Too Late For Tears (1949)
What’s not to love when Kristina over at Speakeasy challenges me to a Dan Duryea Noir flick that I hadn’t seen? Nothing I can come up with. Now toss in one of the genre’s great femme fatales, Lizabeth Scott plus Arthur Kennedy and I’m hooked.
Welcome to the monthly challenge where Kristina and I send a title to the other to broaden our viewing experience or just catch up with a title that has somehow eluded the other throughout the years as is the case here.
“Here’s to crime. It pays and pays.”
On a late night drive Lizabeth Scott and hubby Arthur Kennedy find themselves the recipient of a bag containing thousands of dollars. It’s a case of mistaken identity when their convertible is mistaken for another and the bag is thrown to their car from another passing by. A high speed chase ensues where if you look closely you’ll see our couple drive by Grauman’s. Yes it’s a Hollywood setting.
One look at Lizabeth Scott’s eyes afire when she pours the money onto the bed and we know where this is headed. Especially when she’s at odds with hubby Kennedy over his desire to turn it in to the authorities. He gives in slightly by agreeing to put the bag into a storage unit and holds on to the baggage claim ticket. The ticket will of course play a huge part in just how our plot develops and plays out.
While Kennedy is out of their homey apartment Liz opens the door to find the wonderful tones of Dan Duryea standing in the doorway.
‘Where’s my dough?” This after he finds a stash of furs that Scott has boxed up in a cupboard. She has answers for everything at which point Dan rhymes off with, “You’re smooth honey.” A couple slaps later mixed with a threat and he’s out the door with the promise of returning.
Poor honest, hard working Kennedy returns to find the furs and just knows he’s in over his head with a woman who has eyes and desires for the finer things in life and little worries about how to acquire them. When Dan returns to push Liz around while Kennedy is out the script would have us believe that a split is agreed upon over an afternoon escapade in the bedroom.
Liz continues her descent into greed and debauchery when she kills her hubby and seeks out Duryea as a partner with the full intention of turning the tables on him when the time comes. For now she needs Dan to help her locate the claim check for the bag full of money. This is where things are bound to get complicated and go awry just as Liz believes the riches are within her grasp.
Kristine Miller stars here as Kennedy’s sister who believes that Scott is somehow behind her brothers disappearance. When Don Defore turns up as an old army buddy of Kennedy, Miller enlists him to help her seek out the truth.
I’d love to go on with the plot line but I’m not one for playing spoiler here so will come to a halt at this point and look into other aspects of this thoroughly entertaining Noir effort from director Byron Haskin.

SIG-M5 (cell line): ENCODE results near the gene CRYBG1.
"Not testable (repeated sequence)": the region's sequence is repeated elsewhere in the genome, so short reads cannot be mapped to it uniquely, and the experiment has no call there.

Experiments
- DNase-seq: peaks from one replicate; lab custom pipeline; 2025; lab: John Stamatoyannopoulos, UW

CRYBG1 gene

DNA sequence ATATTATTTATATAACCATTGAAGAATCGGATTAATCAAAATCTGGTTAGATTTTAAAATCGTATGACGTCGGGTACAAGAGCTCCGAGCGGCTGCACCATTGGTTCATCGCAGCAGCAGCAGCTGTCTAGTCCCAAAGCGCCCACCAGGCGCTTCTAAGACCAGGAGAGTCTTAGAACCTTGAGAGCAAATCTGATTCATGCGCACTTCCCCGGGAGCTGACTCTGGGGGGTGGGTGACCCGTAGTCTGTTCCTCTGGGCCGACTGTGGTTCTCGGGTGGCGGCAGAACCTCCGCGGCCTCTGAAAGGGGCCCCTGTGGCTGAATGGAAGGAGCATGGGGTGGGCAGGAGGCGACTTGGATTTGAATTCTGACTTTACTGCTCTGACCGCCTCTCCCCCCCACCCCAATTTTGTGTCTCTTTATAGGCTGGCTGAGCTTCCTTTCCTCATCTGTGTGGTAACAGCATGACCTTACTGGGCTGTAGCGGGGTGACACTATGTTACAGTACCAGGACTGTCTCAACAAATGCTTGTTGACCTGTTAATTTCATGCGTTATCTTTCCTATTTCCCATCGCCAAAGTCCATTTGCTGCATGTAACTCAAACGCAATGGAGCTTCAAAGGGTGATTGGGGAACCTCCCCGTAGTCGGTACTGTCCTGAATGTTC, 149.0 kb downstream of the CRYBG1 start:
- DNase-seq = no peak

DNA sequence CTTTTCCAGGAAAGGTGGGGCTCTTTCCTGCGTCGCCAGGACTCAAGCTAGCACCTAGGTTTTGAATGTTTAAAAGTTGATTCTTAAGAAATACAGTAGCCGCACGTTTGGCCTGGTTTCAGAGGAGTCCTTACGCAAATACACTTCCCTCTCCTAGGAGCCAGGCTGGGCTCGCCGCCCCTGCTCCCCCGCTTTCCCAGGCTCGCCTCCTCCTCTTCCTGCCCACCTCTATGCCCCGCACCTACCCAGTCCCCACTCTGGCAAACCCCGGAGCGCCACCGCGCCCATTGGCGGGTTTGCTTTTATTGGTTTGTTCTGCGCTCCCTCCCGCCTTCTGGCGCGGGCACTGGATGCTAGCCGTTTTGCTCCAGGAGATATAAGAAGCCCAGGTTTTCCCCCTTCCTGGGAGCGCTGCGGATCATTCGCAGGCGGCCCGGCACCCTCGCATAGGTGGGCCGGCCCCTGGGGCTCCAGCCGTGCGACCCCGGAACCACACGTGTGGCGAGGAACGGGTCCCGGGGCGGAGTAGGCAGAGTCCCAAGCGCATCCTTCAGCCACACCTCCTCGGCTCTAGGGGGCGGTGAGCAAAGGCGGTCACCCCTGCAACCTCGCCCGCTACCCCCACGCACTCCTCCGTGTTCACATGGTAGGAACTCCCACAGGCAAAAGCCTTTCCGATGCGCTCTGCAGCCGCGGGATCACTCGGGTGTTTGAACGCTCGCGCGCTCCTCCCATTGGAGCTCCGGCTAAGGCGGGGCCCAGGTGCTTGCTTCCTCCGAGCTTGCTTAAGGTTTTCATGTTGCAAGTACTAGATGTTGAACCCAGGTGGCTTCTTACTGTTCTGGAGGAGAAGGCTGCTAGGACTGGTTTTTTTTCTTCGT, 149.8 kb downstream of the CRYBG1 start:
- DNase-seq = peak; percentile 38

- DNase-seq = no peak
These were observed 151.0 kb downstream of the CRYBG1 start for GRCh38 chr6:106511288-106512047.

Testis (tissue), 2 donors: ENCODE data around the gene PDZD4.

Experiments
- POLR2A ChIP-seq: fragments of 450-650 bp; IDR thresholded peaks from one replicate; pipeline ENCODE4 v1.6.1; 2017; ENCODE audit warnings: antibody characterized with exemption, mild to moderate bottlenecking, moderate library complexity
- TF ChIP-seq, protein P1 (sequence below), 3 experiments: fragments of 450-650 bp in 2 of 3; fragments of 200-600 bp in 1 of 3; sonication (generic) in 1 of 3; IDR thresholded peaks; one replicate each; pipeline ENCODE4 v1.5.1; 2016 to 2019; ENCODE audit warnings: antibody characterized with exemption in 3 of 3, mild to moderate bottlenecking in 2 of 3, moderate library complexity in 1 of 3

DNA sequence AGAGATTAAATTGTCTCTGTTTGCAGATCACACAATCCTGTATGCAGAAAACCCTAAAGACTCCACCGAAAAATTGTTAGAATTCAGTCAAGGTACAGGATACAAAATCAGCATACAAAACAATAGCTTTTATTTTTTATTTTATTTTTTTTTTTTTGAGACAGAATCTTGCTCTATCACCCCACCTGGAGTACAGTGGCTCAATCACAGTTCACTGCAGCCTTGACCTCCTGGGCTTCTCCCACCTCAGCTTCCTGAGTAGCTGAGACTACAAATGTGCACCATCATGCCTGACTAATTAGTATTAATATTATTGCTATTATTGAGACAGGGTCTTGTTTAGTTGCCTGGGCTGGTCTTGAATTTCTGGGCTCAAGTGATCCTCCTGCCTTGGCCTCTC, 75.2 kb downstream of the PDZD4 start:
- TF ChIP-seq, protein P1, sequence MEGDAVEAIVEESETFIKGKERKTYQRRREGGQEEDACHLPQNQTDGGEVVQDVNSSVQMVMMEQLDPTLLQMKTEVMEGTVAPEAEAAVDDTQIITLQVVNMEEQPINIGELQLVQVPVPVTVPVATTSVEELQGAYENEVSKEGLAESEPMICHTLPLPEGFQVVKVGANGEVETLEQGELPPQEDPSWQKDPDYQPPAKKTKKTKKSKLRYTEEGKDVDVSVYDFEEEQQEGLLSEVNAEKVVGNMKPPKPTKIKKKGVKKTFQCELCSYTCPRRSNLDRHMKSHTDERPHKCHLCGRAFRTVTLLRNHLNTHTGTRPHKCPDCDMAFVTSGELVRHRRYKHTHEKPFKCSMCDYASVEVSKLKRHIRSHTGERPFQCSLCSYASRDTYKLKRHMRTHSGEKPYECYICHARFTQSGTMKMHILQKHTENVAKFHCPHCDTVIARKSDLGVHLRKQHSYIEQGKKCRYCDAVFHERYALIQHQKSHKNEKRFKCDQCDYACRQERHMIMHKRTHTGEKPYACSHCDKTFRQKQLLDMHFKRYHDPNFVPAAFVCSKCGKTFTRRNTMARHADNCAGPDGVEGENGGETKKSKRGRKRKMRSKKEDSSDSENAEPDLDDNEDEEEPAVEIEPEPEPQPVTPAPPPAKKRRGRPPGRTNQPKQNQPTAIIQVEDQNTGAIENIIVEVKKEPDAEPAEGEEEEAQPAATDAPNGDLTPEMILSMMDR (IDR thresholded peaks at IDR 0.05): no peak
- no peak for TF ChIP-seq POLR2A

I have to hand it to Liz Scott here. This is one evil b-t-h she gets to play this time out. From the outset when she lays her hands on the cash her mind is made up that she’ll keep every dime for herself with no intention of letting Kennedy talk her out of it or allow Duryea’s shadowy figure to reclaim it. Her lies are so complete that it gets to the point she actually looks like she believes the lines she’s throwing at the other characters as she digs the hole deeper.
Don Defore gets a good role here in something a bit different than I am used to seeing him in. To me he’s always been something of a Jack Carson type when Carson wasn’t available. But there’s a mystery to his character as well and just what his actual motivation is in regards to nudging Scott towards a confession. Could he be tied up with the cash and working for his own gain? I wasn’t so sure one way or the other and that makes for an entertaining viewing experience.
Dan Duryea. Just the name sets up a characterization one should expect from the roles he’s usually assigned to. Here he’s aggressive, threatening and isn’t above taking advantage of Liz in the bedroom. But what adds to his role here is the fact that he’s really a novice when it comes to just how far she is willing to go to hold on to the money. That said, Dan is wonderful in this black and white thriller as he so often was during his long career that saw him move easily from gangland roles to the outlaws of the western. For more on Dan and his films just click here.
The screenplay is credited to Roy Huggins which he adapted for the screen from his own Saturday Evening post serial and was produced by Hunt Stromberg.
Spotting character actors is always a bit of fun for me so make sure you catch a super young Denver Pyle being hit on by Scott after he thought he was doing the initial “hitting.” Once again Scott’s character turns the tables to her advantage even in this small scene with Denver. You’ll also catch sight of former thirties bad boy specialist Billy Halop in a brief role. Halop was at one time a popular Dead End Kid opposite Cagney and Bogie.
Thankfully, Too Late For Tears was recently rescued from deteriorating beyond recognition and played on TCM in an all new reconstruction. I had planned on watching it and when Kristina issued it as a challenge it only added to the fun. Now it’s time to head over to see what Kristina was assigned to check out. It’s an Irene Dunne film that she mentioned she hadn’t yet seen though admitting to being a fan of the leading lady. Just click here to be transported back in time to a real live Speakeasy where the lovely Kristina is dishing out the drinks.